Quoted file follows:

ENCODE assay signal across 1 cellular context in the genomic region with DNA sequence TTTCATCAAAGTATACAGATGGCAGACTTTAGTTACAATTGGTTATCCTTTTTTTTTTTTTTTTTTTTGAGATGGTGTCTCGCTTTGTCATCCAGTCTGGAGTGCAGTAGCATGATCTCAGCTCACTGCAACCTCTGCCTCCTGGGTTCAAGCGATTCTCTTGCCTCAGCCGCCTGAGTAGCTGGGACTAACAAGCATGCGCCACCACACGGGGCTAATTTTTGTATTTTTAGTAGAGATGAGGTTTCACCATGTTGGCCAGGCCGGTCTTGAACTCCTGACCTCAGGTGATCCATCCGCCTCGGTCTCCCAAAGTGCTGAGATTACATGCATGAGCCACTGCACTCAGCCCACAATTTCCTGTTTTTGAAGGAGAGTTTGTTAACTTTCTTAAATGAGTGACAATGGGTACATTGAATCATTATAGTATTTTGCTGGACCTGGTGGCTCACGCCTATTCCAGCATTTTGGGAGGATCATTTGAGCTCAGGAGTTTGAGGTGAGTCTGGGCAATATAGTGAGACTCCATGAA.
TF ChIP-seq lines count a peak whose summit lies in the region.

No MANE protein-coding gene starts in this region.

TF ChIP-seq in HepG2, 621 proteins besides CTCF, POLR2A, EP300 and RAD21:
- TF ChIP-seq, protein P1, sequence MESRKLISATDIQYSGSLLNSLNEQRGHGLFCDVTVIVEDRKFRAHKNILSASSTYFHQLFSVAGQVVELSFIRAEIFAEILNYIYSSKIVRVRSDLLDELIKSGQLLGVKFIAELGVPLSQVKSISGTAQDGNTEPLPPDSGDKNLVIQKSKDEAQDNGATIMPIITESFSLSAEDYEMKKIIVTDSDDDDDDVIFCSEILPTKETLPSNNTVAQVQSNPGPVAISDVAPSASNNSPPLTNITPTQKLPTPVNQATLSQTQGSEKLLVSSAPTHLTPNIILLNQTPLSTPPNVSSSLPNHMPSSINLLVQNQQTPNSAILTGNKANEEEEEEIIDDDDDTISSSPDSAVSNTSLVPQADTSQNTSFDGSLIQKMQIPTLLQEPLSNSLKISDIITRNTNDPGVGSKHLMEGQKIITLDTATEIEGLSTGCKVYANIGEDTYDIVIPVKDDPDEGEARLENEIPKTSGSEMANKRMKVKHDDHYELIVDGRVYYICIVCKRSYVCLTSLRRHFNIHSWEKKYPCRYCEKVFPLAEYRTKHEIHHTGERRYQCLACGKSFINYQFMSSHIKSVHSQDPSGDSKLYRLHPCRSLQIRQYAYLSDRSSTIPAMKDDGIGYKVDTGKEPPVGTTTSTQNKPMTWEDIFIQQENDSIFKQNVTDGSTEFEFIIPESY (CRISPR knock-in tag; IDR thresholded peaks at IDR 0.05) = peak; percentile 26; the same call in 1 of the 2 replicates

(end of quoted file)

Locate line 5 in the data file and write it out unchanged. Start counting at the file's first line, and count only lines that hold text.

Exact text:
- TF ChIP-seq, protein P1, sequence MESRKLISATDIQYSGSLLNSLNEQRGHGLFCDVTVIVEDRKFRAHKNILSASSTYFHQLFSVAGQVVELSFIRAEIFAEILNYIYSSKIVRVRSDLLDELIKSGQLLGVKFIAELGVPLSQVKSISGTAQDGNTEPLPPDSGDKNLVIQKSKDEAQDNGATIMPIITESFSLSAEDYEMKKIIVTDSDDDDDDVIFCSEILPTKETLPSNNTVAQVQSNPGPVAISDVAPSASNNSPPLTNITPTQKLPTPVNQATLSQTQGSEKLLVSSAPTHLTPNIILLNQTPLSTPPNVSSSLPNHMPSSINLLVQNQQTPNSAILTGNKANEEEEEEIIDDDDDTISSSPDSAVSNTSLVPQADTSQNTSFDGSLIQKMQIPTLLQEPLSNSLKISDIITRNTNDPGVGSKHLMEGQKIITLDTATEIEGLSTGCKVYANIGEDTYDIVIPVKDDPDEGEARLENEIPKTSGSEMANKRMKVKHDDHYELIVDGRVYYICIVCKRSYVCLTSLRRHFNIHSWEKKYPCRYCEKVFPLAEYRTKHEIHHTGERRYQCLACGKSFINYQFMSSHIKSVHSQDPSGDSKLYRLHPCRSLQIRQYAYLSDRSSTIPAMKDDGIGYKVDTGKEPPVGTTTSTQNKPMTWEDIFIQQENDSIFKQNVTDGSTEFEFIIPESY (CRISPR knock-in tag; IDR thresholded peaks at IDR 0.05) = peak; percentile 26; the same call in 1 of the 2 replicates